Tuesday, December 5, 2017

Do You or Someone You Know Have Diabetes (or Pre-Diabetic)


This is Dr. andy Galpin on episode #229 of Mark Bell's PowerCast .... "More than 100 million U.S. adults are now living with diabetes or prediabetes, according to a new report released today by the Centers for Disease Control and Prevention (CDC). The report finds that as of 2015, 30.3 million Americans – 9.4 percent of the U.S. population –have diabetes.Jul 18, 2017"... There is something we can do...







DID YOU HEAR THAT????

So let's start at the beginning 

There are two main types of diabetes: type 1 and type 2. Both types of diabetes are chronic diseases that affect the way your body regulates blood sugar, or glucose. Glucose is the fuel that feeds your body’s cells, but to enter your cells it needs a key. Insulin is that key.
People with type 1 diabetes don’t produce insulin. You can think of it as not having a key.
People with type 2 diabetes don’t respond to insulin as well as they should and later in the disease often don’t make enough insulin. You can think of this as having a broken key.
Both types of diabetes can lead to chronically high blood sugar levels. That increases the risk of diabetes complications.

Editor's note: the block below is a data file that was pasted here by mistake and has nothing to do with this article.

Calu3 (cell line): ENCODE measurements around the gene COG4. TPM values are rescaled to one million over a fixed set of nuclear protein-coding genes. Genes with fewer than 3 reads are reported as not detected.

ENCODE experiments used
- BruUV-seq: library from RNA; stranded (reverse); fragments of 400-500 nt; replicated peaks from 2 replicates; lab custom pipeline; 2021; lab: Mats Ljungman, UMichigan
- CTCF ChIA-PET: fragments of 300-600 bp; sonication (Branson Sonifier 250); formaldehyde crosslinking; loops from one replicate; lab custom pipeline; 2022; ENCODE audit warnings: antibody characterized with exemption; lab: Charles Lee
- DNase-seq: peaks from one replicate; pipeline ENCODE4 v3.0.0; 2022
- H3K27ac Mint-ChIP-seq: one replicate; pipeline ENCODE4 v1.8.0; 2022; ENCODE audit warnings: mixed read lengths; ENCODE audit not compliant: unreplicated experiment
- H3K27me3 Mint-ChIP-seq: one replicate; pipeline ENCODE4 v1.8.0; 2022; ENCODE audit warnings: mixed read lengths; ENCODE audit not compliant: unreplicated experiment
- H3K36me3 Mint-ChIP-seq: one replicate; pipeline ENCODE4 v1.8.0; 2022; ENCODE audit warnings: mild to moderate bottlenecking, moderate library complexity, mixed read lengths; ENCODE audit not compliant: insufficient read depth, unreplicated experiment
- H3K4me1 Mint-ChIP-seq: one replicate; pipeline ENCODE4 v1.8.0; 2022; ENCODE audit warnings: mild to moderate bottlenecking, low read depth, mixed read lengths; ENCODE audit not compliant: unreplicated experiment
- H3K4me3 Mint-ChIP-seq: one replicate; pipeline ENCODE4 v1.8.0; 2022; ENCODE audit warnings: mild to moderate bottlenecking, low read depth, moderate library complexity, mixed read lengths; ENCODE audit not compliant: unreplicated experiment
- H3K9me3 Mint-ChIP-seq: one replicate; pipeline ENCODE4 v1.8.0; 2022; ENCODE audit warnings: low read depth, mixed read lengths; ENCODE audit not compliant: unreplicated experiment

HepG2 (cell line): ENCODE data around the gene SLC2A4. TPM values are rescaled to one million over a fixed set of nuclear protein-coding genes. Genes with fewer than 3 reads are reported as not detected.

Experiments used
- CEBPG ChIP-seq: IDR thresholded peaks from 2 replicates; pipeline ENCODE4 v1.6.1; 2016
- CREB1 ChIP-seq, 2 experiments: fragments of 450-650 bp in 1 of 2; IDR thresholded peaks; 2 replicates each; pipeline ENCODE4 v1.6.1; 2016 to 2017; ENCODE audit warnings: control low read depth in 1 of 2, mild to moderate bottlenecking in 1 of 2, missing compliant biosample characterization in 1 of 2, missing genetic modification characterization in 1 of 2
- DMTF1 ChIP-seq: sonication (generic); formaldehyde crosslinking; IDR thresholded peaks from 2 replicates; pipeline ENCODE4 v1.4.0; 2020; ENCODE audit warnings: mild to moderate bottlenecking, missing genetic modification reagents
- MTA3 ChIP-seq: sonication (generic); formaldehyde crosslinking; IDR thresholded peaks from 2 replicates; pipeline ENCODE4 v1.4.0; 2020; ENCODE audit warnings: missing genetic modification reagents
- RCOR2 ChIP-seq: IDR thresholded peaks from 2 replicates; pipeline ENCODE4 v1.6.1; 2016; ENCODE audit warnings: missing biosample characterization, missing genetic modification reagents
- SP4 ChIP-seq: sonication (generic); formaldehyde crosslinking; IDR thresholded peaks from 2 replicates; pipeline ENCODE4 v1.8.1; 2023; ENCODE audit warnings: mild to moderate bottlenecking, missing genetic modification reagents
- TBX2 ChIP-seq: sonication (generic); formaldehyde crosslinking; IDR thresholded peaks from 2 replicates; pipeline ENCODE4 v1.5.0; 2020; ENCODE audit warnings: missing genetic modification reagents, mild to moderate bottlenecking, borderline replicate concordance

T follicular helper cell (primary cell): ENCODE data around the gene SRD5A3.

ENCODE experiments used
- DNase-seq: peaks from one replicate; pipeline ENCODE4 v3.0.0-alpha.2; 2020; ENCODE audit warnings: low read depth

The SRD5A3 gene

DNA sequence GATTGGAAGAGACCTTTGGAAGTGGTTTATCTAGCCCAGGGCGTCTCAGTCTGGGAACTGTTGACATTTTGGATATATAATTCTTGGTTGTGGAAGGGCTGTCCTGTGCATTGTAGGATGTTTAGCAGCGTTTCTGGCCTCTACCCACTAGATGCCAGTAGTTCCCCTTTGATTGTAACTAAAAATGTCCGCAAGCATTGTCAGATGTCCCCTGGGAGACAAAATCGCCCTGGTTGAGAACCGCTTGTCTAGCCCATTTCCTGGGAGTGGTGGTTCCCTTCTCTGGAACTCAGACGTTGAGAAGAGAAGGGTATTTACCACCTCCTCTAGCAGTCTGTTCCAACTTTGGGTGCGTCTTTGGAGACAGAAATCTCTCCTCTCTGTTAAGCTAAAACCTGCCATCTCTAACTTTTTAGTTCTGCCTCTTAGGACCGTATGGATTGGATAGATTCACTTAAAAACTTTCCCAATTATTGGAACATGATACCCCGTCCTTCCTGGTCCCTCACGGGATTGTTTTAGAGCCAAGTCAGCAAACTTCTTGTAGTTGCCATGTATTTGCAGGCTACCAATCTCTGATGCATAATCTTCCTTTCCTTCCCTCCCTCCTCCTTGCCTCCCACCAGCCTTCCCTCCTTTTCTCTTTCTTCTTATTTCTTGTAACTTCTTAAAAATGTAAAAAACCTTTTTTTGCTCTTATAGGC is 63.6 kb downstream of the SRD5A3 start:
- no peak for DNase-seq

EXERCISE WILL HELP BOTH!


How common is diabetes?
Type 2 diabetes is much more common that type 1. According to the 2017 National Diabetes Statistics Report, there are 30.3 million people in the United States with diabetes. That’s close to 1 in 10 people. Among all these people living with diabetes, 90 to 95 percent have type 2 diabetes.

The percentage of people with diabetes increases with age. Less than 10 percent of the general population has diabetes, but among those 65 and older, the incidence rate reaches a high of 25.2 percent. Only about 0.18 percent of children under the age of 18 had diabetes in 2015.

Men and women get diabetes at roughly the same rate, but incidence rates are higher among certain races and ethnicities. American Indians and Alaskan Natives have the highest prevalence of diabetes among both men and women. The black and Hispanic populations have higher rates of diabetes than non-Hispanic whites.

There’s no cure for type 1 diabetes. People with type 1 diabetes don’t produce insulin, so it must be regularly injected into your body
Blood sugar testing is an essential part of managing type 1 diabetes, because levels can go up and down quickly.

Type 2 diabetes can be controlled and even reversed with diet and exercise alone, but many people need extra support.

Are You or Someone You Know is this position...Type 2 Diabetes or Pre Diabetic?

Do you live in South Florida, in the Miami Lakes, Hialeah, Hialeah Gardens Area?

Let's Get You Moving and Eating Better!!

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